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Chicken scared to go into the coop - Page 2

post #11 of 14

That's about all you can do.....keep putting it in the coop at night until it 'gets it'.

Some are slower than others to catch on, but with birds that young the pecking order can be more fluid (change more often) that with older birds.

 

So, how many bird are left?

Have you determined genders yet?

Are they using the roosts? You may want to start 'training' them to do that too.

Great article on VENTILATION, one of THE MOST IMPORTANT aspects of coop design.

Fantastic treatise to help decide how much SPACE your chickens need.

 

Chicken math is not just 'addition'...but also should include Division, Multiplication and especially Subtraction!!!

 

Quoting centrarchid:

"Make every effort to understand your chicken's biology and the environment that supports it."

Reply

Great article on VENTILATION, one of THE MOST IMPORTANT aspects of coop design.

Fantastic treatise to help decide how much SPACE your chickens need.

 

Chicken math is not just 'addition'...but also should include Division, Multiplication and especially Subtraction!!!

 

Quoting centrarchid:

"Make every effort to understand your chicken's biology and the environment that supports it."

Reply
post #12 of 14

I am really eggscited for you and congrats on your new chickens

post #13 of 14
Thread Starter 

So, I have an update, although this is late, it is exciting.

 

The chicken has 'gotten it'. Over the last two nights this chicken has gone in on its own. Every single night I went out placed the chicken in front of ramp, and would wait. Sometimes for a couple of minutes. And then it would wonder up the ramp and in. Took a long time for it to get it, but I think we may have arrived.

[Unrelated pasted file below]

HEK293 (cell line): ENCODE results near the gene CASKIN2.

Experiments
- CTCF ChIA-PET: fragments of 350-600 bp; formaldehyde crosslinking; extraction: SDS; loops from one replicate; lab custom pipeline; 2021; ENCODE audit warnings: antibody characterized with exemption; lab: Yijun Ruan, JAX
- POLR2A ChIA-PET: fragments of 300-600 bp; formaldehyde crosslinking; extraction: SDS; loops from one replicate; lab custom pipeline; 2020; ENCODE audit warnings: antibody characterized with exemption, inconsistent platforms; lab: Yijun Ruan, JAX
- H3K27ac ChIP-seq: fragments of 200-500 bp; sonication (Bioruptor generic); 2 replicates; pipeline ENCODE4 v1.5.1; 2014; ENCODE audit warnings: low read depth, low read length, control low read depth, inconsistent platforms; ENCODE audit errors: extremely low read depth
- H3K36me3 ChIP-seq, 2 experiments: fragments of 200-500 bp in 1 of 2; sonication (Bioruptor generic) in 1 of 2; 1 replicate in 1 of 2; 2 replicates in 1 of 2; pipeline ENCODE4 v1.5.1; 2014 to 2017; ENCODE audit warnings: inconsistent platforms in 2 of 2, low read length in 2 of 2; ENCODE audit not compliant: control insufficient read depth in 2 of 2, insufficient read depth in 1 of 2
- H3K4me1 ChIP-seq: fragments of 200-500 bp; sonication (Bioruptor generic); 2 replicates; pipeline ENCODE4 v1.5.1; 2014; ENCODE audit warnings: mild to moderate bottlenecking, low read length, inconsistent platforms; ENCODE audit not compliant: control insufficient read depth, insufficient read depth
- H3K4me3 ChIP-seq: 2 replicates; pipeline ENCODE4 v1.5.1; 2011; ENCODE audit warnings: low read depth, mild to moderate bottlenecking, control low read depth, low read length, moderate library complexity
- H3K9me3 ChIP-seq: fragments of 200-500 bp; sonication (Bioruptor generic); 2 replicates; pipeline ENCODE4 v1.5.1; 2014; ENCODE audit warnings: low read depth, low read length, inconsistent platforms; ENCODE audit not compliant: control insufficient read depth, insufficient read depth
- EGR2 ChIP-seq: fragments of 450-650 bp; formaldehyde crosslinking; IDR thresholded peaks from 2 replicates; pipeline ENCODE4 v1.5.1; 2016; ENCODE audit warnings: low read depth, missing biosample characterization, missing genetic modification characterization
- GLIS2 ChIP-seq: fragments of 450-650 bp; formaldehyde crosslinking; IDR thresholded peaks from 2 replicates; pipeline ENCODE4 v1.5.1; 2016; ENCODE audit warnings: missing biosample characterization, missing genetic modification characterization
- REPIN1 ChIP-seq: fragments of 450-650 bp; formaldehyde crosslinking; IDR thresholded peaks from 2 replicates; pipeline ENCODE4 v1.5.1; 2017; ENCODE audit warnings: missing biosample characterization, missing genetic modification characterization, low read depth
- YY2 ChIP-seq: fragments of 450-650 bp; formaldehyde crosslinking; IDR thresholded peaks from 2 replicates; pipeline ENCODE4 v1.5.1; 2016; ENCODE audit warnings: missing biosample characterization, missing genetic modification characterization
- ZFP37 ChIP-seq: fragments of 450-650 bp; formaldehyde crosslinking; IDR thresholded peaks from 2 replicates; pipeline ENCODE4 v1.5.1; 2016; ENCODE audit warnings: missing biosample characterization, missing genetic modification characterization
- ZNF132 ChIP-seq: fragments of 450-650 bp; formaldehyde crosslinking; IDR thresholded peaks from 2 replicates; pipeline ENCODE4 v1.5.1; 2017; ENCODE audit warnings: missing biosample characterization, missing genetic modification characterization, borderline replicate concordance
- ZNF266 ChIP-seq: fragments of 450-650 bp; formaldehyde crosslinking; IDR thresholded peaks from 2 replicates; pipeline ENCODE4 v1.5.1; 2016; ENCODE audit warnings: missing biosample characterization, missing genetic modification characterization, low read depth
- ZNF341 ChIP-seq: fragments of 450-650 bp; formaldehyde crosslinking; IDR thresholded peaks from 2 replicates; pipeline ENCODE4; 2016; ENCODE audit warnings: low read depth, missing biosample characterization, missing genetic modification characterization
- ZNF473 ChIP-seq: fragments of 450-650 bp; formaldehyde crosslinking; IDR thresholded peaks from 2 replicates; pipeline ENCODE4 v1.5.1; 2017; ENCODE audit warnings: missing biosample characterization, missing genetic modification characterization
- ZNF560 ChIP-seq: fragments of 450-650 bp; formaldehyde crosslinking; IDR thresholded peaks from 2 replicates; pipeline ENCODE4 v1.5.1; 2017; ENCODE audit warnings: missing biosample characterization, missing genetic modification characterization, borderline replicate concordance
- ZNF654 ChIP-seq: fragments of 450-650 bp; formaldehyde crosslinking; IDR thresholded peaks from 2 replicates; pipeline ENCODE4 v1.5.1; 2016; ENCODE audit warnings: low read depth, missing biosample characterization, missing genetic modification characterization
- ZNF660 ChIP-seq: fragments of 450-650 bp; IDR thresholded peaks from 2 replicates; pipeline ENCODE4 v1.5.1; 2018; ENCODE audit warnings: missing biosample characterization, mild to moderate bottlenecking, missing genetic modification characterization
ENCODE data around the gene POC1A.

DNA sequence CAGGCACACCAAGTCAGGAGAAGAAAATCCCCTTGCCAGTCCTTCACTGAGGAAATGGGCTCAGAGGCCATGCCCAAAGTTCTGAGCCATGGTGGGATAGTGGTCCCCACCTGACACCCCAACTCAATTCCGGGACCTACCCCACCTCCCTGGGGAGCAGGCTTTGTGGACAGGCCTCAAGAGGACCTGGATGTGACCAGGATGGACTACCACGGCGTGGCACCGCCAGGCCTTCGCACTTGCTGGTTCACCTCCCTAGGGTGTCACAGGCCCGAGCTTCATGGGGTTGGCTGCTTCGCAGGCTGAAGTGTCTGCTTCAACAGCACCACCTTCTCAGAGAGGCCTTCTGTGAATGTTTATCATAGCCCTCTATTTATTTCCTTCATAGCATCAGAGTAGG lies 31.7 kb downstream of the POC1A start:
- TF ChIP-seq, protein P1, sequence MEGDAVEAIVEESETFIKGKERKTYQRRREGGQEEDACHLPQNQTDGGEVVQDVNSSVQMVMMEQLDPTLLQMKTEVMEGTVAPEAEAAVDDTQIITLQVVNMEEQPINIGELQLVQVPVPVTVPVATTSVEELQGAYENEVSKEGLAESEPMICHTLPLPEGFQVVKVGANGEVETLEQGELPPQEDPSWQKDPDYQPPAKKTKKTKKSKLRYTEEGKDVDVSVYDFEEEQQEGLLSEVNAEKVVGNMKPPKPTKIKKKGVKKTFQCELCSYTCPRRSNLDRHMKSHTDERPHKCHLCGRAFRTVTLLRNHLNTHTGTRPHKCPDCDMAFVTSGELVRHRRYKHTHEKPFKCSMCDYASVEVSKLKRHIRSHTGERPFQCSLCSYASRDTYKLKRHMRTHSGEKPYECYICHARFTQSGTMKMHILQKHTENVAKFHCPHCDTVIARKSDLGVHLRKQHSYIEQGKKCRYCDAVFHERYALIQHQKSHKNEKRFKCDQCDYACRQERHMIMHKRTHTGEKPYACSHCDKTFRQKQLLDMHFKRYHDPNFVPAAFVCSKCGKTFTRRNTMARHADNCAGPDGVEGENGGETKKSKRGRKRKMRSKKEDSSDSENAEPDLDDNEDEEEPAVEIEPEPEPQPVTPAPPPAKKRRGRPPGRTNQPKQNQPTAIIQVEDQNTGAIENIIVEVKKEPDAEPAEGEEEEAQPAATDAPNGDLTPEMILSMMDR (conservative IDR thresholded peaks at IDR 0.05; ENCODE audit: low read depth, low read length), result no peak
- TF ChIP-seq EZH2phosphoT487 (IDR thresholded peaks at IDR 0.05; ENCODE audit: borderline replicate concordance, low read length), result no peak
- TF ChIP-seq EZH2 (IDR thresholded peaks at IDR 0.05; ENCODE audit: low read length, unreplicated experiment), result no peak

Couple of other things. We noticed that in general this chicken is 'slower' than the rest. When we open the run and let the chickens out into the yard it is the last one out, usually by a couple of minutes, because it can't find the door. When the other cockerels do their stare down thing it just runs. It isn't the bottom of the pecking order, but it doesn't seem to really be a tough cockerel.

 

I am currently down to 17 chickens. I have added more roosting bars, which all the chickens are using now. In fact they have one bar that is their favorite and there are 12 that get on this one 4 foot bar, leaving another 12 feet of bar untouched. But oh well.

 

Anyways, shows that something like this really should just be keep working at it.

post #14 of 14

Great update...glad things are working better.

An update is never too late, always will help others coming across this thread....and it can take time to solve a chicken issue, as you've learned.

 

They do cram themselves on less roost than recommended to sleep...BUT...they may use all that roost to get shuffled out and settled.

....and they may spread out more when it's warmer....tho my birds were crammed together and panting after a hot day yesterday...SMH.

Great article on VENTILATION, one of THE MOST IMPORTANT aspects of coop design.

Fantastic treatise to help decide how much SPACE your chickens need.

 

Chicken math is not just 'addition'...but also should include Division, Multiplication and especially Subtraction!!!

 

Quoting centrarchid:

"Make every effort to understand your chicken's biology and the environment that supports it."

Reply

Great article on VENTILATION, one of THE MOST IMPORTANT aspects of coop design.

Fantastic treatise to help decide how much SPACE your chickens need.

 

Chicken math is not just 'addition'...but also should include Division, Multiplication and especially Subtraction!!!

 

Quoting centrarchid:

"Make every effort to understand your chicken's biology and the environment that supports it."

Reply
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